4 Money Discussions for a Strong Marriage
Hey, “Mo’ Money Mo’ Problems,” right? Okay, that’s not always true, but not talking about your money can definitely create more problems.
In fact, with finances ranking as one of the leading causes of divorce, it’s incredibly important to address how you’ll handle money in your marriage.
Here are 4 things every couple should discuss before getting married.
Talk About Where You Currently Stand Financially
Until you say, “I do,” you’re still considered single. That means you could both be at a different place in your financial journey.
Sit down and talk about your financial snapshot. How much money do you have in your bank accounts? How much debt do you have? Are you behind on any bills? Even though it can be hard to admit some of these things, it’s a good idea to get it out in the open before joining your finances. There’s nothing worse than coming home from the honeymoon with a bunch of financial surprises.
Talk About How You’ll Handle Your Spending
One of the most common things people argue about in a marriage is money. More specifically, how they spend money.
Too often one spouse feels like the parent in the relationship. They either give their significant other an allowance, or are constantly checking in and questioning the things they bought. This can lead to a high level of resentment and a lot of arguments.
Decide ahead of time how you’ll handle your spending. I highly recommend have a monthly spending plan, or a budget. This will ensure that you are both in agreement on how your money will be spent. Once you put your spending plan in writing, both spouses need to agree to stick to it.
Another good idea is to give yourselves some pocket money each month. Allocate a certain amount of money that you each get to spend on anything you like. This means you don’t have to ask your spouse before buying that shirt or getting that pedicure. Since it’s in the budget for you to spend, you can spend it guilt-free!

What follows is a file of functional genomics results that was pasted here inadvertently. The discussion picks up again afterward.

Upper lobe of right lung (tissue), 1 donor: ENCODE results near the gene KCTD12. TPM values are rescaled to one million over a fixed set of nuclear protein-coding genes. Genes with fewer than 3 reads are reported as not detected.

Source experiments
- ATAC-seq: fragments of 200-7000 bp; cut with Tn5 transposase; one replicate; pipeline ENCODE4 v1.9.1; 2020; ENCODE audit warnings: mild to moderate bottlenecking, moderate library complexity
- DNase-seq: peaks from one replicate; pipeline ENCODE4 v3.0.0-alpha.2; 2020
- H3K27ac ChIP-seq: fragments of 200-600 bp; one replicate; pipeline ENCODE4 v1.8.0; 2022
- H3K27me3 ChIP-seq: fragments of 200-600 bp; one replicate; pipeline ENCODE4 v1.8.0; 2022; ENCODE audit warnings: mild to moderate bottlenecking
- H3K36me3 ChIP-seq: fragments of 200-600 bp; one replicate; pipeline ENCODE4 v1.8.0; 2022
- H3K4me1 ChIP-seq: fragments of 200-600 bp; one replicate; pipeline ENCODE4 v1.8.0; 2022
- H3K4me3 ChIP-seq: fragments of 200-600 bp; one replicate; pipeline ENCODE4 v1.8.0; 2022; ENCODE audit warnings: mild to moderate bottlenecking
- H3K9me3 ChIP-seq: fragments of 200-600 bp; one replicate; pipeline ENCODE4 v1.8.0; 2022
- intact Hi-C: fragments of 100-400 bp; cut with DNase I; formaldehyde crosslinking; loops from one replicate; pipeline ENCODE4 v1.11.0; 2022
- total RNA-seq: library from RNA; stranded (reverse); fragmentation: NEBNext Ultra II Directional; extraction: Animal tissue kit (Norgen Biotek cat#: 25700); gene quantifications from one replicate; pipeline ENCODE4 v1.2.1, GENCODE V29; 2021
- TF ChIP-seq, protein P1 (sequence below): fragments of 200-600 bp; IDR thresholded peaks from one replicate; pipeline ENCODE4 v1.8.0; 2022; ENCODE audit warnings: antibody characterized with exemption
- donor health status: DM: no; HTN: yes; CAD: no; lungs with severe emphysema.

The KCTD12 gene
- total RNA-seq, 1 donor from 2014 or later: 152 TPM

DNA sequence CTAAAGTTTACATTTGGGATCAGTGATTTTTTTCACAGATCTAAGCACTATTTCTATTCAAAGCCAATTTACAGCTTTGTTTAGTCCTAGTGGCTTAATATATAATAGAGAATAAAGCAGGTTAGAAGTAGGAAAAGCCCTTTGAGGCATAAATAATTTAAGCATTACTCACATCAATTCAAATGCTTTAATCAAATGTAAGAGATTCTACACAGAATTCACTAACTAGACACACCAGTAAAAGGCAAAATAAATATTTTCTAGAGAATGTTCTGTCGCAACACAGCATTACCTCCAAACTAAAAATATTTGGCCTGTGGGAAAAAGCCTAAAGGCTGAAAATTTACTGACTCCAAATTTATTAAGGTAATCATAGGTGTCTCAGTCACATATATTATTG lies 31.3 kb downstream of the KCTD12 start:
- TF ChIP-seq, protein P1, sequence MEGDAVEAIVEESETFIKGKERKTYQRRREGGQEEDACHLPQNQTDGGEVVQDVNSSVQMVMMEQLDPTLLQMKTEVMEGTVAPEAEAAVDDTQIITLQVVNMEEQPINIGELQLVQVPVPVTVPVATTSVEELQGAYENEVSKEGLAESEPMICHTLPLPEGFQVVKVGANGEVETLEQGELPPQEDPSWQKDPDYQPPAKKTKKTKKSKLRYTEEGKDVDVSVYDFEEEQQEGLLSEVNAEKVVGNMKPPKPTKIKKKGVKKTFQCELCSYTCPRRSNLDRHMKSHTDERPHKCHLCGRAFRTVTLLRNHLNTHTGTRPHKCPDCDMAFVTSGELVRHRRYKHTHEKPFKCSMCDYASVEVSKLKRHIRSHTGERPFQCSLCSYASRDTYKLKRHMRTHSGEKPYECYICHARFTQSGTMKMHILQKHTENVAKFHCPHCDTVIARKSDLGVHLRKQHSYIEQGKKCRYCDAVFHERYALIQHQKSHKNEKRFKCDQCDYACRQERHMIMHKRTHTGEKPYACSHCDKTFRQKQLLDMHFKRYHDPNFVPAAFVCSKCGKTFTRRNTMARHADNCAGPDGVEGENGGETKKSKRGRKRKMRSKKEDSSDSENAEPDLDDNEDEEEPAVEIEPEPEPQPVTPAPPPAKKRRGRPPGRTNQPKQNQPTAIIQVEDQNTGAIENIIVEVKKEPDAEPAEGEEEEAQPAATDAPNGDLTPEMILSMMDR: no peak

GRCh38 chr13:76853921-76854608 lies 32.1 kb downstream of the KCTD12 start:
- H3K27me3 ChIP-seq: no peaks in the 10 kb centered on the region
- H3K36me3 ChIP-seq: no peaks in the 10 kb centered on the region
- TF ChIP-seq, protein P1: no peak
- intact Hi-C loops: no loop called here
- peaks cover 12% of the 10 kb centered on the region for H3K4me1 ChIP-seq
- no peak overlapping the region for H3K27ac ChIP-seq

So how is having pocket money different than an allowance? Instead of one spouse telling the other what they can spend, you’re both setting the number and agreeing to it together. Each of you has an equal voice in how the money is being used.
Talk About Your Views on Debt
As a financial coach, I’ve worked with a lot of couples on their money. Some couples are totally on the same page and ready to get their finances in order. Others may be struggling to get the ball moving. Of the couples that struggle, there’s usually a common theme that I’ve run into. One spouse is desperate to eliminate debt while the other doesn’t view debt as a big deal.
Debt can cause a lot of financial strain on a marriage. Large balances and payments can add unnecessary stress to even a seasoned relationship. Personally, I would recommend staying away from it completely.
My beliefs on debt aside, you have to decide how you’ll handle it in your marriage. Do you think debt is a big deal? What debts are “okay” and which ones aren’t? Will you avoid it completely or only use it for big purchases?
Talk About What You’ll Do if Family Asks for Money
Ooh, did that one make you cringe? This can be a touchy subject. I’ve seen so many situations where a financially dependent family member can put an extra strain on a marriage by asking to borrow some money.
In the heat of the moment, emotions can trump rational thought. We often make decisions out of guilt that we normally wouldn’t make. To make it worse, these decisions can sometimes create a wedge between you and your spouse.
I’m not saying giving a family member money is a bad thing. There are way too many scenarios for me to make a blanket statement like that. However, it’s a good idea to talk about how you’ll handle this situation if it were to arise. Figure out your boundaries before the moment comes and emotion clouds your judgement. What family members would you suspect might ask for money? How will you handle it if they do? Having a game plan can make the situation smoother and keep you and your spouse on the same team.
The key to a successful marriage is communication. Opening a conversation about these topics will keep you and your spouse on the same page. I work with newlywed couples to help them not only answer these questions, but create a detailed plan for how they’ll manage their money together. If you’d like to create a plan that will set you up to win with money, sign up for a free “Financial Kickstart” coaching session!